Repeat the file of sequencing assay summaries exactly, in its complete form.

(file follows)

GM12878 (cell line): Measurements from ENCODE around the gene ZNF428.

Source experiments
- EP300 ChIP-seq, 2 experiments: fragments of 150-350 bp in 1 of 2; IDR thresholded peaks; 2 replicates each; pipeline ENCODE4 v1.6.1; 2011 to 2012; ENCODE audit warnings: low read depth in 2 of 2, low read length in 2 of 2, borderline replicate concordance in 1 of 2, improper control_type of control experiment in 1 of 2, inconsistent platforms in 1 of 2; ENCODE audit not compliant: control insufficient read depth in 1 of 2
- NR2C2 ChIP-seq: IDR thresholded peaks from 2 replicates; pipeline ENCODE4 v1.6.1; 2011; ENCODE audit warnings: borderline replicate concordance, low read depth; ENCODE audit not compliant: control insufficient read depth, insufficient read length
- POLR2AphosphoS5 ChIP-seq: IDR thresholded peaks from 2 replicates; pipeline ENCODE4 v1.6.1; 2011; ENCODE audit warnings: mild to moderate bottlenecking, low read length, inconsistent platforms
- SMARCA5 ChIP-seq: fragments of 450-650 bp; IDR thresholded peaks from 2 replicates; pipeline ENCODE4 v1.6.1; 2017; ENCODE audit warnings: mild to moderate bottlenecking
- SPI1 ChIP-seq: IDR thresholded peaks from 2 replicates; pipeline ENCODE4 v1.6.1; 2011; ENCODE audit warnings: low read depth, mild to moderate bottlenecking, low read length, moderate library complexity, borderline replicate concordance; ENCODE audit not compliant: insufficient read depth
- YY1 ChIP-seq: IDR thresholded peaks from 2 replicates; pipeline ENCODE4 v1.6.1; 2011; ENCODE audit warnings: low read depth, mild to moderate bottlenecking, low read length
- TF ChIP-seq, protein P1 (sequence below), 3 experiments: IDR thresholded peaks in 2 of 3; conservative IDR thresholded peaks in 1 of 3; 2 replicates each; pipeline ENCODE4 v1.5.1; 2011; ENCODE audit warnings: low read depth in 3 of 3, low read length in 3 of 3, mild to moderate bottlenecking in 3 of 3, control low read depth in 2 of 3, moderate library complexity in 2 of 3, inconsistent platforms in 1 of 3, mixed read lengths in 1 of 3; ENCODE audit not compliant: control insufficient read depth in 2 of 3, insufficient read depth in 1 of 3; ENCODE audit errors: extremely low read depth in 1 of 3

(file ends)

GM12878 (cell line): Measurements from ENCODE around the gene ZNF428.

Source experiments
- EP300 ChIP-seq, 2 experiments: fragments of 150-350 bp in 1 of 2; IDR thresholded peaks; 2 replicates each; pipeline ENCODE4 v1.6.1; 2011 to 2012; ENCODE audit warnings: low read depth in 2 of 2, low read length in 2 of 2, borderline replicate concordance in 1 of 2, improper control_type of control experiment in 1 of 2, inconsistent platforms in 1 of 2; ENCODE audit not compliant: control insufficient read depth in 1 of 2
- NR2C2 ChIP-seq: IDR thresholded peaks from 2 replicates; pipeline ENCODE4 v1.6.1; 2011; ENCODE audit warnings: borderline replicate concordance, low read depth; ENCODE audit not compliant: control insufficient read depth, insufficient read length
- POLR2AphosphoS5 ChIP-seq: IDR thresholded peaks from 2 replicates; pipeline ENCODE4 v1.6.1; 2011; ENCODE audit warnings: mild to moderate bottlenecking, low read length, inconsistent platforms
- SMARCA5 ChIP-seq: fragments of 450-650 bp; IDR thresholded peaks from 2 replicates; pipeline ENCODE4 v1.6.1; 2017; ENCODE audit warnings: mild to moderate bottlenecking
- SPI1 ChIP-seq: IDR thresholded peaks from 2 replicates; pipeline ENCODE4 v1.6.1; 2011; ENCODE audit warnings: low read depth, mild to moderate bottlenecking, low read length, moderate library complexity, borderline replicate concordance; ENCODE audit not compliant: insufficient read depth
- YY1 ChIP-seq: IDR thresholded peaks from 2 replicates; pipeline ENCODE4 v1.6.1; 2011; ENCODE audit warnings: low read depth, mild to moderate bottlenecking, low read length
- TF ChIP-seq, protein P1 (sequence below), 3 experiments: IDR thresholded peaks in 2 of 3; conservative IDR thresholded peaks in 1 of 3; 2 replicates each; pipeline ENCODE4 v1.5.1; 2011; ENCODE audit warnings: low read depth in 3 of 3, low read length in 3 of 3, mild to moderate bottlenecking in 3 of 3, control low read depth in 2 of 3, moderate library complexity in 2 of 3, inconsistent platforms in 1 of 3, mixed read lengths in 1 of 3; ENCODE audit not compliant: control insufficient read depth in 2 of 3, insufficient read depth in 1 of 3; ENCODE audit errors: extremely low read depth in 1 of 3